From Takashi Sakai to Kampala. China and the Criminalization of Aggression through the Looking Glass of the Dichotomy Justice and Maintenance of Peace and Security

Since the post-war ad-hoc tribunals in Nuremberg and Tokyo (1945), the outlawry of war and the attribution of individual liability for international crimes have shaped the tensions between justice and maintenance of international peace and security. The crime of aggression, originally prosecuted under the charges of crimes against peace, has set the most fertile ground for those tensions to grow.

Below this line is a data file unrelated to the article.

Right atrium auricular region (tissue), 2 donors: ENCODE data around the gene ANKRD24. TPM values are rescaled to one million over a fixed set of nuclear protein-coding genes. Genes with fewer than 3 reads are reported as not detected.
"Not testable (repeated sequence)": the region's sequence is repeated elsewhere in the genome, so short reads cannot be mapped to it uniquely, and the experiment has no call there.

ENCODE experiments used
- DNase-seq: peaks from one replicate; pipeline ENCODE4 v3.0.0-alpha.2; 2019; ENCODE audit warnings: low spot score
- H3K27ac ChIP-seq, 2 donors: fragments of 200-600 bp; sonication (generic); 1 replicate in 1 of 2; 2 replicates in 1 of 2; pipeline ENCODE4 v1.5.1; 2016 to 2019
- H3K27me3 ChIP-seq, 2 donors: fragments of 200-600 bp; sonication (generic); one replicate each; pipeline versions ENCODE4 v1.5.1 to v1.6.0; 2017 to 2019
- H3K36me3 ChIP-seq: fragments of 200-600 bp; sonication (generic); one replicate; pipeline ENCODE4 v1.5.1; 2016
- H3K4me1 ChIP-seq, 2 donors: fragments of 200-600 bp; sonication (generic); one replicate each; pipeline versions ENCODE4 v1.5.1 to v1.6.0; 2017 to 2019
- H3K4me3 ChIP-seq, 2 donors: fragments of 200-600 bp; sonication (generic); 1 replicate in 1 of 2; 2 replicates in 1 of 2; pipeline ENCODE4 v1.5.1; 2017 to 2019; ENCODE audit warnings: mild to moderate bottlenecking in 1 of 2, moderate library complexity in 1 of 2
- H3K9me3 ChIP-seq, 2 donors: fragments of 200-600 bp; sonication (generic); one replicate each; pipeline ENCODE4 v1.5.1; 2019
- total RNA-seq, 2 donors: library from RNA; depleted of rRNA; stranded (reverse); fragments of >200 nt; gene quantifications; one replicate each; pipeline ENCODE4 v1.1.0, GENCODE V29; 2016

In the convoluted process that led to the International Criminal Court, China – both as single state and permanent member of the Security Council – has proved its interest and support for the development and codification of the crime but it has also shown systematic reservations and setbacks. The paper tries to investigate the state-behavior throughout the development of the crime of aggression, to understand its inclination upon those tensions, and to interpret them building on a unique rationale that synchronizes national and international political mechanisms with the country culture.